D.C. Council members will not move forward on Tuesday with a controversial proposal to set minimum fare for a popular luxury sedan car service, a major victory for Uber and their consumers.
In a legislative and political dance that resembled the pressure council members faced over street cars two years ago, Mary M. Cheh (D-Ward 3) said the council will instead examine how to regulate Uber this fall.
As part of a comprehensive overhaul to the taxicab industry set for a vote Tuesday, Cheh included language mandating that Uber set a minimum fare no less than five times greater the starting price for a cab ride. That would have mandated a minimum fare for Uber of about $15, the price currently used as a base fare.
But Uber, a California-based company with a loyal base of customers locally, resisted the proposal. The company provides smart phone dispatched limousine service, which has become popular with young professionals.
The company repeatedly e-mailed clients in the District, who in turn flooded council offices on Monday with letters and phone calls in opposition. U.S. Rep. Jason Chaffetz (R-Utah) also Tweeted his opposition to the legislation.
Cheh said the provision was needed to make sure Uber and other car-sharing services do not “undercut” the city’s taxi cab industry.
“They are premiere service and the taxi drivers had concern, which is not diminutive, that there be some requirements that they simply could not be a taxi service by another name,” said Cheh, noting that the District has regulated taxis for decades.
But several of Cheh’s colleagues said they worried the council was over-regulating the company and stifling consumer choice.
“I use the service and think it’s a great one,” said Council member David A. Catania (I-At large), adding that he recently called Uber after deciding he didn’t want to wait outside for a cab in Columbia Heights. “Our customers are not the taxi cabs, our customers are the residents . . . I didn’t take an oath of office to support the taxi cab industry.”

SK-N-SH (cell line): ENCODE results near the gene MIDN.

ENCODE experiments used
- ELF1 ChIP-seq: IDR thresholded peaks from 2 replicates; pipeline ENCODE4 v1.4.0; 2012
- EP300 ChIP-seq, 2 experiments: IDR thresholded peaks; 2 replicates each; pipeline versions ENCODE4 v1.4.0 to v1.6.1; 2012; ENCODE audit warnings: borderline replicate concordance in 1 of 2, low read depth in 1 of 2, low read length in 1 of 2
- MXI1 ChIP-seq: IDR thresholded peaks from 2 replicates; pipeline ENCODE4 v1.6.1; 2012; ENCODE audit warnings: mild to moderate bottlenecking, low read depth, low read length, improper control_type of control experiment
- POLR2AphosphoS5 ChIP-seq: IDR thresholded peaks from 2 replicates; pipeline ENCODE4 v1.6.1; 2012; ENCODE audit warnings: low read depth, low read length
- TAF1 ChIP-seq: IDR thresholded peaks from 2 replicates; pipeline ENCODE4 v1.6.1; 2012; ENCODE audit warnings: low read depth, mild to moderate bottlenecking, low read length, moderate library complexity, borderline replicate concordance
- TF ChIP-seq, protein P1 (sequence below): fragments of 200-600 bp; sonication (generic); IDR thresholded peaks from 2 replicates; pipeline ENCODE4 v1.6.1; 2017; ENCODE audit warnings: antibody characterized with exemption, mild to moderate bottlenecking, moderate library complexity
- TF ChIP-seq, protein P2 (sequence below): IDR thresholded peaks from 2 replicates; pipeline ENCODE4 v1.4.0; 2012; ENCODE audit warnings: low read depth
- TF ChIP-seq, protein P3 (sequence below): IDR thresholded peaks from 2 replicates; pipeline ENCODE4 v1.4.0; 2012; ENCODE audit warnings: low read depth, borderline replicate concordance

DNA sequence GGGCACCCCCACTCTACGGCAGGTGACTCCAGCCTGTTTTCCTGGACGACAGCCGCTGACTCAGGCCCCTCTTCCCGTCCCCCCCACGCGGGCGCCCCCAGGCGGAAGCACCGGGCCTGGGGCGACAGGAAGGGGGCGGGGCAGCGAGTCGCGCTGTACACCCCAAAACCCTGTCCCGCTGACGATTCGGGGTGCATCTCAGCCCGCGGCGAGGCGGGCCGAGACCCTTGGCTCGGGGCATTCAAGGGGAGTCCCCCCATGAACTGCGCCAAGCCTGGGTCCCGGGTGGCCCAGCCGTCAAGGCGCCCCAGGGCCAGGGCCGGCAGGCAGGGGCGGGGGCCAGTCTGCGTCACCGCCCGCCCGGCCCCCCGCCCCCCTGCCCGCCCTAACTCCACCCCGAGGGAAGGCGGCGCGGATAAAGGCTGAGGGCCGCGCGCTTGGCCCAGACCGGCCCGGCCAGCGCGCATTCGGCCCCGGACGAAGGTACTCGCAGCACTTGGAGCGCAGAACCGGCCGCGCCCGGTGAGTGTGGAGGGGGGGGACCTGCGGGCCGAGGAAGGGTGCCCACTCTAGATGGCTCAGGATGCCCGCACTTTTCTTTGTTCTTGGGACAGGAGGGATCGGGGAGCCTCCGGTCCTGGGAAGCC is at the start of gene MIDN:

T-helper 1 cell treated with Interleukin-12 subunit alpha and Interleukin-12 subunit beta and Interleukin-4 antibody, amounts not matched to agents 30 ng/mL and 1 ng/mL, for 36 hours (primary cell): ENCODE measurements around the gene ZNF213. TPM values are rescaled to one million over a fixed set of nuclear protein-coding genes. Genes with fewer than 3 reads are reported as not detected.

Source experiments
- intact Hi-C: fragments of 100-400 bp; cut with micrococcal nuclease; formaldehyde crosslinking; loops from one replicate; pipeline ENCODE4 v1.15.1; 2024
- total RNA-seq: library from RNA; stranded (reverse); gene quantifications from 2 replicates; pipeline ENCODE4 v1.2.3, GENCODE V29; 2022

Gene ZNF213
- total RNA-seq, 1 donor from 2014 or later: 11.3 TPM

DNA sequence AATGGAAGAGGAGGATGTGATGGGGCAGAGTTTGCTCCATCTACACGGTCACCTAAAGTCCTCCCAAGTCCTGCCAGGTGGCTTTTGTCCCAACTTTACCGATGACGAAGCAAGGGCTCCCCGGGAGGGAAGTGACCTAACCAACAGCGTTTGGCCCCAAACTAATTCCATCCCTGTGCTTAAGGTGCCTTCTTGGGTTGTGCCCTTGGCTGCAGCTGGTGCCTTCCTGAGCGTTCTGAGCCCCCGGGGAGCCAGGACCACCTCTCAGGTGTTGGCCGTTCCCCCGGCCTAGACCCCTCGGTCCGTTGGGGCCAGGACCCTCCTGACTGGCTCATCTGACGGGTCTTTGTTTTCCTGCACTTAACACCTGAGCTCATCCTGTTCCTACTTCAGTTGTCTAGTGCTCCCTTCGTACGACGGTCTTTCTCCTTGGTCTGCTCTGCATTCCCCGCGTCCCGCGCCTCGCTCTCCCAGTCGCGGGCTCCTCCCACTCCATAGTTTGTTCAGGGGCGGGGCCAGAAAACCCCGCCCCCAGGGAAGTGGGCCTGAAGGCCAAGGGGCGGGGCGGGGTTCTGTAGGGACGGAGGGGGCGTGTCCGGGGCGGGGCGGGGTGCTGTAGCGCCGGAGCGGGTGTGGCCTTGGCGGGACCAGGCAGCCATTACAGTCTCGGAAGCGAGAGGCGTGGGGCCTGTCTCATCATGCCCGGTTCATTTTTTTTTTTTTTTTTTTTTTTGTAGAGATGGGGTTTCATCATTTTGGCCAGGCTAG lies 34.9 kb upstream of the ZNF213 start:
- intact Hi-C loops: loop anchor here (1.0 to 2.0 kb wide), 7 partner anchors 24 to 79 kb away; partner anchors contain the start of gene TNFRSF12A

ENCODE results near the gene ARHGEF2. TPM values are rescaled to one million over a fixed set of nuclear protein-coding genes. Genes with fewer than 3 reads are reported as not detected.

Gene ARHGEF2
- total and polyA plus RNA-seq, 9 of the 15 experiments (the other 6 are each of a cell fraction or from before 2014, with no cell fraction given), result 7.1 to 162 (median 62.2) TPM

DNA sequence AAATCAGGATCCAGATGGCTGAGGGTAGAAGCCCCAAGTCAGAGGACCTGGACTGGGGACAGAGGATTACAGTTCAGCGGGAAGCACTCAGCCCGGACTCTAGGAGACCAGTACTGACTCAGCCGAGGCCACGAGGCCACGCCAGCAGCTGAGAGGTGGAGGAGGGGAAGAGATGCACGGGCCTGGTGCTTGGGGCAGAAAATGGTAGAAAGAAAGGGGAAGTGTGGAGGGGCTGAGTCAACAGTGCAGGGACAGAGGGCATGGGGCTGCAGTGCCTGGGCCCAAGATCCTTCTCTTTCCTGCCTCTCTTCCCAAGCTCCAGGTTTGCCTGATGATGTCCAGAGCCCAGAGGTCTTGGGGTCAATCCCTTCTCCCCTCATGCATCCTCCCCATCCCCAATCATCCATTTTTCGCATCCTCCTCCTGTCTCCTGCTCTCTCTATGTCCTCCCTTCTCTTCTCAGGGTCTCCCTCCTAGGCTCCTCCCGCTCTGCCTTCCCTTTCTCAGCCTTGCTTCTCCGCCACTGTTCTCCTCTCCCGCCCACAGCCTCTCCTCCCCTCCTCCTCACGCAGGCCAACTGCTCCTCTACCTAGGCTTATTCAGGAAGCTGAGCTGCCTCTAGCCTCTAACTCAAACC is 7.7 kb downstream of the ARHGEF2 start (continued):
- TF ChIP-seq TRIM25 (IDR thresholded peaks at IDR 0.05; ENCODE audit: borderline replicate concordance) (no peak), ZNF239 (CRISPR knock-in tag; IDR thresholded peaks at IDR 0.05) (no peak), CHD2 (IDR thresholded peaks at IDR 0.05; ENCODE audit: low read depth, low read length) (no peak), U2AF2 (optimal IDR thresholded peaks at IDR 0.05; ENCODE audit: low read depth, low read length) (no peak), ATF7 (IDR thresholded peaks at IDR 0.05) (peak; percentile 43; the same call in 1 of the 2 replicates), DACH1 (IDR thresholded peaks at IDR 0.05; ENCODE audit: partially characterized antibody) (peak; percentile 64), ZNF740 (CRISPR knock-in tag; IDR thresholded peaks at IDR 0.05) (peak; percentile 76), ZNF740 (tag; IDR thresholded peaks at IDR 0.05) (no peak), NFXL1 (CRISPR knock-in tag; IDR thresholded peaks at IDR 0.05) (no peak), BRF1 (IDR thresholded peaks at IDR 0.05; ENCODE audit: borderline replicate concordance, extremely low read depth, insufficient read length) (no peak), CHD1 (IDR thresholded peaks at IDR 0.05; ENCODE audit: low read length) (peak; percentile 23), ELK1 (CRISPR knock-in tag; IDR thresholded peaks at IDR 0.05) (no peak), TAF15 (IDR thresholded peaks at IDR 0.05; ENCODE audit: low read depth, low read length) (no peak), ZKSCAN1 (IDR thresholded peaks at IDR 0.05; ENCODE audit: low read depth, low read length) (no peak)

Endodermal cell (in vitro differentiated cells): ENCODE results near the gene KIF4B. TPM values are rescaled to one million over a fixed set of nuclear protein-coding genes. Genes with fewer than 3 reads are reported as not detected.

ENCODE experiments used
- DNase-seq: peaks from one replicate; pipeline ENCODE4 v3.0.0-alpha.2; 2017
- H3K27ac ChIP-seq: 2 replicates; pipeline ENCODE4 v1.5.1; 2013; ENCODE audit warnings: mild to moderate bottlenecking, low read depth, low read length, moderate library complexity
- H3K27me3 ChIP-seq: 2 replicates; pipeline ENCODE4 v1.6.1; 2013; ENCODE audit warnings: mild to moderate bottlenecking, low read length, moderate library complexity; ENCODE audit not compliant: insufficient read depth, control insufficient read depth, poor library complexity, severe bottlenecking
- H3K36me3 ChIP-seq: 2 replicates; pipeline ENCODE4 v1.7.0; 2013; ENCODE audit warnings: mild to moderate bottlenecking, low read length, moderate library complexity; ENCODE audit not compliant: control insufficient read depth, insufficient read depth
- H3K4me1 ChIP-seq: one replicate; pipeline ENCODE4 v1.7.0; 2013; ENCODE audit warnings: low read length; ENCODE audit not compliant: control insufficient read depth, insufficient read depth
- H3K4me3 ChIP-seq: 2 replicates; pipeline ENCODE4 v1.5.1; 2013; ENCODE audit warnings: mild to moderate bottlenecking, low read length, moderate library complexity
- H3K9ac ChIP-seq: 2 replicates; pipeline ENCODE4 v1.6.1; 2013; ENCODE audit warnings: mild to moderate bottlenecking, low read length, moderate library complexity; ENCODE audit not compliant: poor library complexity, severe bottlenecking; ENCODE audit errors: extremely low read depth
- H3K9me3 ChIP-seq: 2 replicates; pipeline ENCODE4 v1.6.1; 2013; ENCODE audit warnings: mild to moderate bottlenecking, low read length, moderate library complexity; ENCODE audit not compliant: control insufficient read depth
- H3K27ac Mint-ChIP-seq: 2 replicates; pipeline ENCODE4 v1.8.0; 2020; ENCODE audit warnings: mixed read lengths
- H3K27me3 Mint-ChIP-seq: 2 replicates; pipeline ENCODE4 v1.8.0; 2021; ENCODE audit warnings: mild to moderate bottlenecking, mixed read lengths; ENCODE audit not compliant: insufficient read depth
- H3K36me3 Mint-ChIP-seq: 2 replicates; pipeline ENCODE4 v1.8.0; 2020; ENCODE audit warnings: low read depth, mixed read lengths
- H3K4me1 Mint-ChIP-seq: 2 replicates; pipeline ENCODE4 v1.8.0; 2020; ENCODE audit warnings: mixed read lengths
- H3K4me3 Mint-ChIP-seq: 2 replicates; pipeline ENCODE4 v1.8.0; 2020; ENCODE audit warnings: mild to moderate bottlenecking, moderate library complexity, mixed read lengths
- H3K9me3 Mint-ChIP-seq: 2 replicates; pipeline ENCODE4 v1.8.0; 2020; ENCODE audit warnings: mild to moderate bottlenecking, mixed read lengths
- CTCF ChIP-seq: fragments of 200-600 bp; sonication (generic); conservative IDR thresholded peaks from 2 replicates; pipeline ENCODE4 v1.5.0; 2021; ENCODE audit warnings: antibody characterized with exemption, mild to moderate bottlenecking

After Council member Jack Evans (D-Ward 2) said he would move an amendment to strip the minimum-fare requirement from the bill, Cheh agreed to put off the debate until the fall.
Cheh, who heads the committee with oversight over transportation issues, plans to convene a hearing on the issue in a few weeks. The decision to delay the bill underscores in part the growing influence of newer residents and social media in swaying debates on the council.
Two years ago, when then-council chairman Vincent C. Gray (D) attempted to delay funding for the H Street streetcar line, the council was inundated with a flood of Tweets and e-mails from those who opposed the move. Gray, who was running for mayor at the time, quickly reversed his stance.
When the council debates the Uber fare issue, Council member Kenyan McDuffie (D-Ward 5) expects a spirited discussion.
“It’s difficult to get a cab where I live, in Ward 5, so people use (Uber) and it’s popular,” McDuffie said. “But cabs have to jump through all these hops and be regulated.”